Developing an effective brand strategy is critical to the early success of startups and emerging companies. One of the fundamental malpractices startups’ founders often do is the emphasis on the technical capabilities of their products, services or mobile apps, putting the brand building mission on the side. We’ve exclusively interviewed James Pass, Managing Director of JPd, on his views on why startups should build brands not products. 

­BB: In your opinion, in a nutshell, why startups are in a dire need for branding ?

JP: The start-up market is very saturated, and it is almost impossible to compete in a modern market, without communicating the higher purpose behind the brand. Everyone is trying to offer the best price, innovative solutions and high quality. Attracting consumers using the old-fashioned promise is no longer enough, brands have to communicate why they do what they do, what is the higher purpose and reason behind their existence, and what benefit is it going to bring to the consumer. Consumer is looking for authentic experiences with meaning, and that is what branding helps to define for startups, or established companies who have lost their mission.

James Pass, Managing Director of JPd

BB: The global startup ecosystem is very cluttered, making it tough to stand out. What is the “WOW ” factor that will allow a startup brand to cut through the noise and position itself strongly and consistently?

JP: Interesting thing, we hear “Wow factor” quite often in the client brief. However, that is the most subjective task, especially in our industry. Depending on the psychographic of the consumers, their interested and etc., their WOW factor will change accordingly. What is WOW to my parents, won’t be WOW anymore to my kids. Which is why it is so essential to define your target audience. “Target everyone and you will target no one”, Old but Gold saying, encapsulating the key essence of branding and any marketing activity, be it digital campaign or print media. Who are you communicating to? Don’t be afraid to go niche, as niche market can then aspire and attract the masses. Once you understand the target market, what are their goals, what are they trying to achieve in life, what makes them happy, you then create a tailored messaging, which connects and talks close to their heart. That connection will be your WOW factor.

BB: To drive growth and accelerate quickly and steadily, startups need to remain focused and on track with a clear and structured vision. How can startup brands scale up through leadership?

JP: We believe, the only way to scale up is probably through leadership.  Knowing where you are going, what are you trying to achieve, as well as engaging and connecting with your employees, and move them forward towards one goal, brings real benefit to the company. Leadership can help with optimising resources, aspiring and attracting talented people, as well as clients, investors and partnerships, which is essential for many start-ups. Going back to our roots, it’s been always about community for humans to survive and progress. Same rules applies in business, the stronger your community and contribution you bring to society, the greater the success rate of your journey. Branding should help to define the bigger reason and purpose behind your actions, which helps leaders to be more motivated and push further.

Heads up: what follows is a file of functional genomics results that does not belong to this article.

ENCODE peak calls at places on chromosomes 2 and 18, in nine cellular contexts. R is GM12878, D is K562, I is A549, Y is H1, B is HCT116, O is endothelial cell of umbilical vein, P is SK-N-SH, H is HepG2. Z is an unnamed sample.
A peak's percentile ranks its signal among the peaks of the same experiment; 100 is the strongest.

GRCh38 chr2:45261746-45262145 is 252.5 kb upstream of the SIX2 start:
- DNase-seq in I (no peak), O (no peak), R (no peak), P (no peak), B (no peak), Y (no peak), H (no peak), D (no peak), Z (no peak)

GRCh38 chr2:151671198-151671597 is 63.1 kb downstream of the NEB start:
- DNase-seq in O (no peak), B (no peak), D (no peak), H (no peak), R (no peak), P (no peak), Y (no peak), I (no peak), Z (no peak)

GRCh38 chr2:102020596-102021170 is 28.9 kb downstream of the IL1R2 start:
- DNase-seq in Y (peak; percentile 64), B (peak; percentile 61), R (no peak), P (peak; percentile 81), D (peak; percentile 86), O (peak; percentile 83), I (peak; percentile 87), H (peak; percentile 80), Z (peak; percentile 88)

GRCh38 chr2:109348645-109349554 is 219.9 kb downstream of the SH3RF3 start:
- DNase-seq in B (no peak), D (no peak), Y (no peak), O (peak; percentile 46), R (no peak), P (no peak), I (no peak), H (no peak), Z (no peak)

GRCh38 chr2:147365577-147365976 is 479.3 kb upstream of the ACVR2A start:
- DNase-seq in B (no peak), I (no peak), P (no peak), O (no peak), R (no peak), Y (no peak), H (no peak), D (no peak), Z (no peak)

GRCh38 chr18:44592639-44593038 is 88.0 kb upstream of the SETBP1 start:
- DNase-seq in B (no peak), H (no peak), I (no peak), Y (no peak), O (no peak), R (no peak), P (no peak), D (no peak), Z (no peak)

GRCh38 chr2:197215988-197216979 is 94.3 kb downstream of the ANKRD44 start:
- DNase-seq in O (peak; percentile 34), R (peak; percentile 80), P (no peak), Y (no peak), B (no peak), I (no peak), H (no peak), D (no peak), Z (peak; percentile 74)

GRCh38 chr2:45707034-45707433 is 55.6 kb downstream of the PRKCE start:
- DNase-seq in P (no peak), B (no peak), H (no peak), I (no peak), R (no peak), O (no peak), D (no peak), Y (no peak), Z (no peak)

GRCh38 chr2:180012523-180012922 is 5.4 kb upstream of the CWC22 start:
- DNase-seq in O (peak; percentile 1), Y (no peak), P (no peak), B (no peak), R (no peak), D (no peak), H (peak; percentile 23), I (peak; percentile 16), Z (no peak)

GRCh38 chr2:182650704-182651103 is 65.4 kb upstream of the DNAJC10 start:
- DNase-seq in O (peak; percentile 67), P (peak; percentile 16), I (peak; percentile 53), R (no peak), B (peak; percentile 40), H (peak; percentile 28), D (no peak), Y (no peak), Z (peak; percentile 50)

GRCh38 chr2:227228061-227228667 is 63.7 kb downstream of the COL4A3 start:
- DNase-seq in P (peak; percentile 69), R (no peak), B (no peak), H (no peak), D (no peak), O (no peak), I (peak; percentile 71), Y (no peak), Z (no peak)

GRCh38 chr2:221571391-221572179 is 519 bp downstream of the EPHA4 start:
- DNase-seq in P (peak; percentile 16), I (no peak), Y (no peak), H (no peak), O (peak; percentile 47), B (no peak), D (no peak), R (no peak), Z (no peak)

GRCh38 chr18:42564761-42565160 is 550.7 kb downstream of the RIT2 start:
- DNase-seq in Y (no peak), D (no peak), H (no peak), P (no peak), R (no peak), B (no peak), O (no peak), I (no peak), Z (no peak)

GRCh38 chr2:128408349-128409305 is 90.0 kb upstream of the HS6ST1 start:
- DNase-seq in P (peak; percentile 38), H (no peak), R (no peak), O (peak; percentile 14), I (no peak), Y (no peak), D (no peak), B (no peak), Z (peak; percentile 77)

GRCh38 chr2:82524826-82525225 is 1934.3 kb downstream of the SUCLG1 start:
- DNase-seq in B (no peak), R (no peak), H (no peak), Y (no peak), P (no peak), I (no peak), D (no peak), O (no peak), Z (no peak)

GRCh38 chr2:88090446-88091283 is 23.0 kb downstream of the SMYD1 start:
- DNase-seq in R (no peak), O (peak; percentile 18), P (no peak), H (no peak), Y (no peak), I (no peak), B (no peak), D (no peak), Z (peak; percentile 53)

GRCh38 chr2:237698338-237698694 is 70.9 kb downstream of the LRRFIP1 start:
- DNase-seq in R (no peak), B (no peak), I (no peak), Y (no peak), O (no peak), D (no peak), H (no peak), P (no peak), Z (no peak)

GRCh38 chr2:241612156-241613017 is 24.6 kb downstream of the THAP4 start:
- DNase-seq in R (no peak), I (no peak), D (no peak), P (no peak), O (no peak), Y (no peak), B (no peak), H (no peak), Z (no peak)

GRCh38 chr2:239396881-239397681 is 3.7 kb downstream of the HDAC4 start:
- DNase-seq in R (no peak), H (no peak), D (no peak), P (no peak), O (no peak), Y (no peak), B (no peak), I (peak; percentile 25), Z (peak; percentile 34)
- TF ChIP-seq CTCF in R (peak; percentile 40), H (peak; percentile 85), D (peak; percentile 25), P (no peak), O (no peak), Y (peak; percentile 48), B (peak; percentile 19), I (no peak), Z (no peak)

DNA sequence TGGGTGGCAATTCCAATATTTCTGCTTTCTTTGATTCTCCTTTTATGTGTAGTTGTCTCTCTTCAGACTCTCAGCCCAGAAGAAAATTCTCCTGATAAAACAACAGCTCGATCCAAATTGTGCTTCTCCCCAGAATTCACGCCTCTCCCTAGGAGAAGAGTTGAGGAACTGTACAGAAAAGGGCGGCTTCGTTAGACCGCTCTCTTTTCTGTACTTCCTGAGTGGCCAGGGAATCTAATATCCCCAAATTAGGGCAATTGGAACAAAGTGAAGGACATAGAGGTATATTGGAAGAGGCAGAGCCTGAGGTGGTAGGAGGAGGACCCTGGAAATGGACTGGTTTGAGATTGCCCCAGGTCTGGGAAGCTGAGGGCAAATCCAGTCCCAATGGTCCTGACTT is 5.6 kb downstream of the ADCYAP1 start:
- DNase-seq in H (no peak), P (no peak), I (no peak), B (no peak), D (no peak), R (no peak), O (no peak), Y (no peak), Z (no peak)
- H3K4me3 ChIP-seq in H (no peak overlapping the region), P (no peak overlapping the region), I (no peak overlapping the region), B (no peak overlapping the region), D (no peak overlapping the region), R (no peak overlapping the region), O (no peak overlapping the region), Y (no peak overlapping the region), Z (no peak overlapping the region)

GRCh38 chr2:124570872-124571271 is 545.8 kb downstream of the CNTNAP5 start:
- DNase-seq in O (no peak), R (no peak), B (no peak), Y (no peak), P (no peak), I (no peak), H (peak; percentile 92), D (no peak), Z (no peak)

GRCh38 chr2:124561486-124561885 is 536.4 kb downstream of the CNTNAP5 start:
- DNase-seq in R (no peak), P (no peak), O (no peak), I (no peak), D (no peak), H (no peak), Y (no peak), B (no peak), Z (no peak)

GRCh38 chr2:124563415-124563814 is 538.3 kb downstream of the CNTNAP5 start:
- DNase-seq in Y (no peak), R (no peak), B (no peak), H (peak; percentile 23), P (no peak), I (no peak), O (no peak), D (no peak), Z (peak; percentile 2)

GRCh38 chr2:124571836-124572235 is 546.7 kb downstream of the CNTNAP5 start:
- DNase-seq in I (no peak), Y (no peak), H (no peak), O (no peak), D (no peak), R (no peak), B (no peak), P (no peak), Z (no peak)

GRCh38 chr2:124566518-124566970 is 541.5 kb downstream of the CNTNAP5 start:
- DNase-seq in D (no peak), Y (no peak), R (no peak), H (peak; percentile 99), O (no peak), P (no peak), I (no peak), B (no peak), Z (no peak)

BB: Where do you stand from this paradox; Should start ups think like big businesses or should big businesses think like start ups?

JP: Both. Companies should think like big business when it comes to setting goals and future vision, but act as a start-up, in terms of always pushing hard for success, bearing in mind current and upcoming competition.

BB: We are seeing a lot of successful collaborations happening between big brands and startup brands. What potential lies in such collaborations and what makes them a win- win situation for both?

JP: It’s all about creating stronger communities, that share same vision, same goal, same aspirations. By partnering with like-minded brands, you help to bring your vision together. For a big brand, collaboration with a start-up can help to add to the unique and authentic brand promise; and for a start-up, associations with bigger brands add re-assurance, confidence and brand strength, capturing wider audiences.

BB: How do you see the entrepreneurship scene in the Middle East from a branding perspective? Any breakthroughs?

JP: The Middle East continues to be quite dynamic and competitive market. You feel constant movement, where new competitors can enter the market every month, if not week. This definitely drives entrepreneurs to be more innovative and agile. Since acquiring in 2017, it proved to many entrepreneurs the Global opportunities this region provides. With constant innovation and focus in renewables and AI-driven services and products, entrepreneurial scene in Middle East successfully competes on the Global arena…